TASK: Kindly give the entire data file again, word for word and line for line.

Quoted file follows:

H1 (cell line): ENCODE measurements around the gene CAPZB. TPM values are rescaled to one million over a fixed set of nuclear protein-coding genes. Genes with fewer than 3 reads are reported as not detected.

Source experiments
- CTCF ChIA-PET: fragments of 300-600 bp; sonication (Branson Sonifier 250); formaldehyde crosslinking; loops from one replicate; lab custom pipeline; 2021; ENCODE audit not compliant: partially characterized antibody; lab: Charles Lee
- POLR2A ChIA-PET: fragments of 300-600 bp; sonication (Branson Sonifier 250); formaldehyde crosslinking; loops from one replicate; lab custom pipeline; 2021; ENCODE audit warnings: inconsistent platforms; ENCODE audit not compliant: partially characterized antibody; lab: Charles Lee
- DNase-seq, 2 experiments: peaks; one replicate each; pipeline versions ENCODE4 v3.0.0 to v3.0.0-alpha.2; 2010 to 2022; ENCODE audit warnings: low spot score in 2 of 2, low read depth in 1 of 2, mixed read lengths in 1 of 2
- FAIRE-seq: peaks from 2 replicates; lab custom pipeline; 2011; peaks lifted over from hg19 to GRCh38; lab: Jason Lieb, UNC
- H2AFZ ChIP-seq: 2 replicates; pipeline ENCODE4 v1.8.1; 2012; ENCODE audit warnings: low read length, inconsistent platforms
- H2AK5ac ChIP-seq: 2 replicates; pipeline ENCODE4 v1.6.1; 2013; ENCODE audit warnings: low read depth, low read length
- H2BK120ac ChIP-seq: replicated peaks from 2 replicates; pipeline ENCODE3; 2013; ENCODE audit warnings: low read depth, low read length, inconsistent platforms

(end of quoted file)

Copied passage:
H1 (cell line): ENCODE measurements around the gene CAPZB. TPM values are rescaled to one million over a fixed set of nuclear protein-coding genes. Genes with fewer than 3 reads are reported as not detected.

Source experiments
- CTCF ChIA-PET: fragments of 300-600 bp; sonication (Branson Sonifier 250); formaldehyde crosslinking; loops from one replicate; lab custom pipeline; 2021; ENCODE audit not compliant: partially characterized antibody; lab: Charles Lee
- POLR2A ChIA-PET: fragments of 300-600 bp; sonication (Branson Sonifier 250); formaldehyde crosslinking; loops from one replicate; lab custom pipeline; 2021; ENCODE audit warnings: inconsistent platforms; ENCODE audit not compliant: partially characterized antibody; lab: Charles Lee
- DNase-seq, 2 experiments: peaks; one replicate each; pipeline versions ENCODE4 v3.0.0 to v3.0.0-alpha.2; 2010 to 2022; ENCODE audit warnings: low spot score in 2 of 2, low read depth in 1 of 2, mixed read lengths in 1 of 2
- FAIRE-seq: peaks from 2 replicates; lab custom pipeline; 2011; peaks lifted over from hg19 to GRCh38; lab: Jason Lieb, UNC
- H2AFZ ChIP-seq: 2 replicates; pipeline ENCODE4 v1.8.1; 2012; ENCODE audit warnings: low read length, inconsistent platforms
- H2AK5ac ChIP-seq: 2 replicates; pipeline ENCODE4 v1.6.1; 2013; ENCODE audit warnings: low read depth, low read length
- H2BK120ac ChIP-seq: replicated peaks from 2 replicates; pipeline ENCODE3; 2013; ENCODE audit warnings: low read depth, low read length, inconsistent platforms